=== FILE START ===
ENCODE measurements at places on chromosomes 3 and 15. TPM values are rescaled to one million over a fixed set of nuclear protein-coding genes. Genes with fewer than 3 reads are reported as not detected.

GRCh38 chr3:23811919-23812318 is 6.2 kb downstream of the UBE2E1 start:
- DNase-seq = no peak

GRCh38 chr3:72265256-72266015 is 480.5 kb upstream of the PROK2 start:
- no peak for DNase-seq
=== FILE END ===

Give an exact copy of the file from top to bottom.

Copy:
ENCODE measurements at places on chromosomes 3 and 15. TPM values are rescaled to one million over a fixed set of nuclear protein-coding genes. Genes with fewer than 3 reads are reported as not detected.

GRCh38 chr3:23811919-23812318 is 6.2 kb downstream of the UBE2E1 start:
- DNase-seq = no peak

GRCh38 chr3:72265256-72266015 is 480.5 kb upstream of the PROK2 start:
- no peak for DNase-seq